Onanism is masturbation. It is, we assume, what they do in Onania, or The Land of Onan, referred to in Genesis 38. That is the chapter about not spilling our seed on the ground, so it is not really about masturbation at all but coitus interruptus (and therefore about not being fruitful and multiplying). Strictly speaking, onanism refers to all forms of non-procreative sex, but the main offender is clearly masturbation. We are all living in Onania, no?

Most modern histories of masturbation take the view that while Genesis got us off to a bad start, we went right off the rails in the 18th century, when masturbation began assuming the trappings of a pathology.

First - above - there was the exquisitely titled anonymous pamphlet of 1716: Onania; or, The Heinous Sin of Self Pollution, and all its Frightful Consequences, in both SEXES Considered, with Spiritual and Physical Advice to those who have already injured themselves by this abominable practice. And seasonable Admonition to the Youth of the nation of Both SEXES. On the web, it is attributed usually to a quack doctor John Marten, who was probably drumming up business. It made its way to the U.S. by 1724.

Rousseau appears to have been familiar with the book, but his writing on masturbation is highly ambiguous. On a literal level he appears to be critical of it, especially in Emile, yet it seems from his memoirs (Confessions) that he masturbated all his life (even philosophers masturbate). This divides critics. I am with those who read his writings as ironic, in the sense that his rhetorical style is to complain about the very things he enjoys doing the most, and by doing so he is able to discuss issues that otherwise would be too racy to be brought up in polite company. Try this mini-sermon on masturbation:

This vice, which shame and timidity find so convenient, has a particular attraction for lively imaginations. It allows them to dispose, so to speak, of the whole female sex at their will, and to make any beauty who tempts them serve their pleasure without the need of first obtaining her consent. Seduced by this fatal advantage, I set about destroying the sturdy constitution which Nature had restored to me, and which I had allowed sufficient time to ripen.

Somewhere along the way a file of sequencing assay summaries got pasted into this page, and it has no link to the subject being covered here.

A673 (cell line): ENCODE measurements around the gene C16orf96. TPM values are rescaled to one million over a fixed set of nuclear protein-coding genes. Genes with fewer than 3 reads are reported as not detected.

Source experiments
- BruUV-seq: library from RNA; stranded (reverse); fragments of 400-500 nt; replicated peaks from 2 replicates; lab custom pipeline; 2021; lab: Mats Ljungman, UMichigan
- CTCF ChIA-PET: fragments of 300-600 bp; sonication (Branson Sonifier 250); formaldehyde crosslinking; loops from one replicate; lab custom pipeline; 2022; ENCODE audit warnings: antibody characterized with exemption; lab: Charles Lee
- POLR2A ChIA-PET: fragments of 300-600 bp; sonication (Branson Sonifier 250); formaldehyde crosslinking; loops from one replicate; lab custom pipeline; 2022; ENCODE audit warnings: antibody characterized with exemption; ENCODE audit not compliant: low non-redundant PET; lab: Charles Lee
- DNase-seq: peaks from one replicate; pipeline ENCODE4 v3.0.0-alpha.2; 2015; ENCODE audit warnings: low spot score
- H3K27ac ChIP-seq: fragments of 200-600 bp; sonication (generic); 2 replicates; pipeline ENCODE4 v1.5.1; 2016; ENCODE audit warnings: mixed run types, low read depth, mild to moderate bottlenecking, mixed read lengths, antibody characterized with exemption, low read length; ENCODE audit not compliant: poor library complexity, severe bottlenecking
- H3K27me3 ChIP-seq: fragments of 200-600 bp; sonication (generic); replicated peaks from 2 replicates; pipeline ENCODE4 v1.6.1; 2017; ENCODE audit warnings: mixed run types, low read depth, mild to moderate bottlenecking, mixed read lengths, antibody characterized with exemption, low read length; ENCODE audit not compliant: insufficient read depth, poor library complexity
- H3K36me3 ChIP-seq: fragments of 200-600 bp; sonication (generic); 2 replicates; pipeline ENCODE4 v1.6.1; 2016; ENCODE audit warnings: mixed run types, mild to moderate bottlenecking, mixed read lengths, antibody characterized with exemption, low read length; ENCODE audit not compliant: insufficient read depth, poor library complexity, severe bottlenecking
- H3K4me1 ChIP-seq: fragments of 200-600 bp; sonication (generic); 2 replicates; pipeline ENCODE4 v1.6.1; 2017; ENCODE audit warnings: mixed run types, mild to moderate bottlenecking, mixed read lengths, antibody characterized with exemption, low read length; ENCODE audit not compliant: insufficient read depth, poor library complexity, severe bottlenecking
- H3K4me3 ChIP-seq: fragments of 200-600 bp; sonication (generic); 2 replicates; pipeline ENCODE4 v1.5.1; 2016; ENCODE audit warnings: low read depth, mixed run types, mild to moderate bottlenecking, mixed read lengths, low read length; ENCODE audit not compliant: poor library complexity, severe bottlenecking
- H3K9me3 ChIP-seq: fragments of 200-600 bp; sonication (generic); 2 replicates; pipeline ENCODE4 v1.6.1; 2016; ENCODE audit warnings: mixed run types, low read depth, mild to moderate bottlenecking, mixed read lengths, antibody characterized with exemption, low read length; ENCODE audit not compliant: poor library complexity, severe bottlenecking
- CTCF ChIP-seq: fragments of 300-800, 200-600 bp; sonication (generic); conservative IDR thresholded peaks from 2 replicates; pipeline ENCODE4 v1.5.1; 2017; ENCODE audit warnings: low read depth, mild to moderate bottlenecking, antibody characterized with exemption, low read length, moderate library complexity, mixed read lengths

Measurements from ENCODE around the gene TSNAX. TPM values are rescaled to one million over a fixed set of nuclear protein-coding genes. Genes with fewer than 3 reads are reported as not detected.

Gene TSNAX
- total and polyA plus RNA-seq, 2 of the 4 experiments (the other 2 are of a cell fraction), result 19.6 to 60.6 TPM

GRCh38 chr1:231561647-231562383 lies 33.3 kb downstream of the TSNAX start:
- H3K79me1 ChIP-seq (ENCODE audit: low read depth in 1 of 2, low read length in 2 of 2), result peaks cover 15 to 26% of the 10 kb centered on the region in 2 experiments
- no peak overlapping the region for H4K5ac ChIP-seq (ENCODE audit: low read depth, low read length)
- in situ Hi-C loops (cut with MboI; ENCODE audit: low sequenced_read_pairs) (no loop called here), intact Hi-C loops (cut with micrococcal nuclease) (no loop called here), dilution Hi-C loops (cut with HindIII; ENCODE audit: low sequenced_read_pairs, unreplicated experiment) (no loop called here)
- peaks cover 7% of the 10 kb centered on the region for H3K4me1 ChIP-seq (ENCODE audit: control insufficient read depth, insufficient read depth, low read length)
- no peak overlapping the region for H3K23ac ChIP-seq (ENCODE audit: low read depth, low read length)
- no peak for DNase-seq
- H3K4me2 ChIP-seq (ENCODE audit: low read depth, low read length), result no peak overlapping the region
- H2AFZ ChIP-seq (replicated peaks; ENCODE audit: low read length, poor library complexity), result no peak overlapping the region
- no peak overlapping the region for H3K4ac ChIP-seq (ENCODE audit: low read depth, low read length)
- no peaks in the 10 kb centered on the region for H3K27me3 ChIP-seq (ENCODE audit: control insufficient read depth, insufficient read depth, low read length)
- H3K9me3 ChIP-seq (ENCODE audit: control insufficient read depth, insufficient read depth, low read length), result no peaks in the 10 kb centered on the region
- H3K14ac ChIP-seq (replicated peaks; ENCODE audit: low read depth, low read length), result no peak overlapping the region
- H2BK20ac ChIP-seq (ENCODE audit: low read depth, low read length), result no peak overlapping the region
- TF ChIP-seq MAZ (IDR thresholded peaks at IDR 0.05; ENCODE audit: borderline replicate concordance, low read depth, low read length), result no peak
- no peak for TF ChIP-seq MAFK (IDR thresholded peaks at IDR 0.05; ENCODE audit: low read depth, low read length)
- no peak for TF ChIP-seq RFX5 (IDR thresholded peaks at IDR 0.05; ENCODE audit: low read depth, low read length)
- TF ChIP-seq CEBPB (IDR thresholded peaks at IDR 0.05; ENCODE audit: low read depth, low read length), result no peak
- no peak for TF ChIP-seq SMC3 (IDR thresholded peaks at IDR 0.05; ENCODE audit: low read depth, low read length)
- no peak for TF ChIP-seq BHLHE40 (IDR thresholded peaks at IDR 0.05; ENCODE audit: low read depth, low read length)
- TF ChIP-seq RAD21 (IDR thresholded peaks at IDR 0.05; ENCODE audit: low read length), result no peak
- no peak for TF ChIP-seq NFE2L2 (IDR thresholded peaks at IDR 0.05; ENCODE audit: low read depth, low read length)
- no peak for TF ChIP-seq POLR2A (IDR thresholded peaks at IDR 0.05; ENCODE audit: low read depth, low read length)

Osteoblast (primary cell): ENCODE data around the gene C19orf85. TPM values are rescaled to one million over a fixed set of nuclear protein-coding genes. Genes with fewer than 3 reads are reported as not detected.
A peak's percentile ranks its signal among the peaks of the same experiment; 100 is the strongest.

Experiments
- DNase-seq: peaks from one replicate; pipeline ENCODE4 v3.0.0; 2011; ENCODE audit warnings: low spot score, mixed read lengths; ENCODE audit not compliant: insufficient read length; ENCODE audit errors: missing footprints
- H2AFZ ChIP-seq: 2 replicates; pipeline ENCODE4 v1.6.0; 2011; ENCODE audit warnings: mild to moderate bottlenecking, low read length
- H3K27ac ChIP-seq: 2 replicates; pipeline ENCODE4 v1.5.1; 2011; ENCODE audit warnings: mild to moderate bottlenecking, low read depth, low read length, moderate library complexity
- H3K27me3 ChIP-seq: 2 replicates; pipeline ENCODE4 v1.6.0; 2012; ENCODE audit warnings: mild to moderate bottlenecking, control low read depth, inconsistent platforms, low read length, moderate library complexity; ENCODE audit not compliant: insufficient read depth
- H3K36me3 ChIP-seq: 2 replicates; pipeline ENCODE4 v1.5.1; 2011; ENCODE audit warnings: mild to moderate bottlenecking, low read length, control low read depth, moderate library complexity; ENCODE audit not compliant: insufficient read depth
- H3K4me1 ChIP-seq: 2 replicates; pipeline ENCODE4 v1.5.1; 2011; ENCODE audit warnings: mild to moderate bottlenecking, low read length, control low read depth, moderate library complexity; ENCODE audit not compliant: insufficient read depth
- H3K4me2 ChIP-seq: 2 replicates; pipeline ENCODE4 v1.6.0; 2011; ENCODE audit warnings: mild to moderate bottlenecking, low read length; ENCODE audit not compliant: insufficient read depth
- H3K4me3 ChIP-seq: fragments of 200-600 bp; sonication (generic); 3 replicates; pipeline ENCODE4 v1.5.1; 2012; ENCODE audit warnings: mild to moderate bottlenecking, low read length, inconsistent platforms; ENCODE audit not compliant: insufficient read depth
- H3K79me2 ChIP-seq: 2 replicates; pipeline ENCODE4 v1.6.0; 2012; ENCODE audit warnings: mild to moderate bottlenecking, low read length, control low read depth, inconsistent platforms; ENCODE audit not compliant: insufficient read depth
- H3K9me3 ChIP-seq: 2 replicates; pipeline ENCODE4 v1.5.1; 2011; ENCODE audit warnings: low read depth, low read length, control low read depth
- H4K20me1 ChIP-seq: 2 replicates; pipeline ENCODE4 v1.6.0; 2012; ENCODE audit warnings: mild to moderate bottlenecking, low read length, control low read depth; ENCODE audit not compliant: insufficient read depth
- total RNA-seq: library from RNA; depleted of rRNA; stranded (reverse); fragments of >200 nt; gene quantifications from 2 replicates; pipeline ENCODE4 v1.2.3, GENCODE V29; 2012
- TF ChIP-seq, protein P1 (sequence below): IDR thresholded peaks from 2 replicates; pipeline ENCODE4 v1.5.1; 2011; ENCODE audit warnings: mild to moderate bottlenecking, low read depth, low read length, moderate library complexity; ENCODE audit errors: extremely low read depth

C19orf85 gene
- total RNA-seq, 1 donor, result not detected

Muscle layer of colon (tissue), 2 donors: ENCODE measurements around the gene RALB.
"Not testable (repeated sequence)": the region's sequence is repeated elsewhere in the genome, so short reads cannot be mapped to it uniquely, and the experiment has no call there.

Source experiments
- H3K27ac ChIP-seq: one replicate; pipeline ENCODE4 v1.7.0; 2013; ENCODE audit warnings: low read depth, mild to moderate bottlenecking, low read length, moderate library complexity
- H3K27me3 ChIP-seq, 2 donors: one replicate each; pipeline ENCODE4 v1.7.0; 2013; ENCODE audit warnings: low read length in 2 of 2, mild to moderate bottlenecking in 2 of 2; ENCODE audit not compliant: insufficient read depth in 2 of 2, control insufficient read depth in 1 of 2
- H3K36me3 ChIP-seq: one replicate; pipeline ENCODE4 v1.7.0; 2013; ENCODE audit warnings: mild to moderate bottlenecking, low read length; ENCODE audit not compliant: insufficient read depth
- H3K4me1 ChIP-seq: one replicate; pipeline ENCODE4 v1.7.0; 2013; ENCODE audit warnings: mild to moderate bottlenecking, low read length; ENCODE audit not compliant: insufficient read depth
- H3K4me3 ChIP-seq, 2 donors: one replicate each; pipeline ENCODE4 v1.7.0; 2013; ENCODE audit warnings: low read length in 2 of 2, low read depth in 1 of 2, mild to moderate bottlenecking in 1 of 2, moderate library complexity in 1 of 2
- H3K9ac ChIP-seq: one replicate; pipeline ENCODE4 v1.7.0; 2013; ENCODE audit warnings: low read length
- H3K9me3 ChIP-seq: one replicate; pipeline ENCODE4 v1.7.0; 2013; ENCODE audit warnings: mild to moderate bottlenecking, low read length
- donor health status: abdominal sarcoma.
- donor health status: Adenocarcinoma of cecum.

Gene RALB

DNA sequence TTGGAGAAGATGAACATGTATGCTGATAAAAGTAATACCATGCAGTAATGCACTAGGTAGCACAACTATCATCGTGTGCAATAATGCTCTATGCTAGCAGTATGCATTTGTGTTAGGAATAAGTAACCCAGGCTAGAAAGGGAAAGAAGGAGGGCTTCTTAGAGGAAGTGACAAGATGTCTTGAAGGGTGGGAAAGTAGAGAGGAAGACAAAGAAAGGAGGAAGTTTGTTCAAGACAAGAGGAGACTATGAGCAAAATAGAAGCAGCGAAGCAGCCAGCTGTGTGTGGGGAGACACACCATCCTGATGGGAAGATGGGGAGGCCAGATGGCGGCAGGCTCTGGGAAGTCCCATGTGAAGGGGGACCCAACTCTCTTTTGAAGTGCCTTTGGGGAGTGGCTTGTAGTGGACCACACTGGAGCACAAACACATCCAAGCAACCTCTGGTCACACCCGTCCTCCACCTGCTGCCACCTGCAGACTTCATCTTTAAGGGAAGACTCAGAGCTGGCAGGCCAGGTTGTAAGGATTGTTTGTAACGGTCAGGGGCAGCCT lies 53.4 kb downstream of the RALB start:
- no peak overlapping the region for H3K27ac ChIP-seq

That is 18th century humor and it is not to be taken literally. The Encyclopédie, Voltaire, Kant and others, on the other hand, appear to have taken the criticisms of Onanism more seriously. That would be their loss, so to speak.


The most influential text on masturbation, however, was by the Swiss doctor Samuel-Auguste Tissot: Onanism: Or, a Treatise Upon the Disorders produced by Masturbation: Or, the Dangerous Effects of Secret and Excessive Venery (1760). It quickly became a bestseller all across Europe, producing guilt and shame wherever it went, for two centuries...

Everyone's favorite quotation from the book is this one, or variations on it, which describes what Dr. Tissot found one time when he visited an habitual Onanist:

I went to his home; what I found was less a living being than a cadaver lying on straw, thin, pale, exuding a loathsome stench… A pale and watery blood often dripped from his nose, he drooled continually; subject to attacks of diarrhea, he defecated in his bed without noticing it; there was constant flow of semen…Thus sunk below the level of the beast, it was difficult to believe that he had once belonged to the human race.”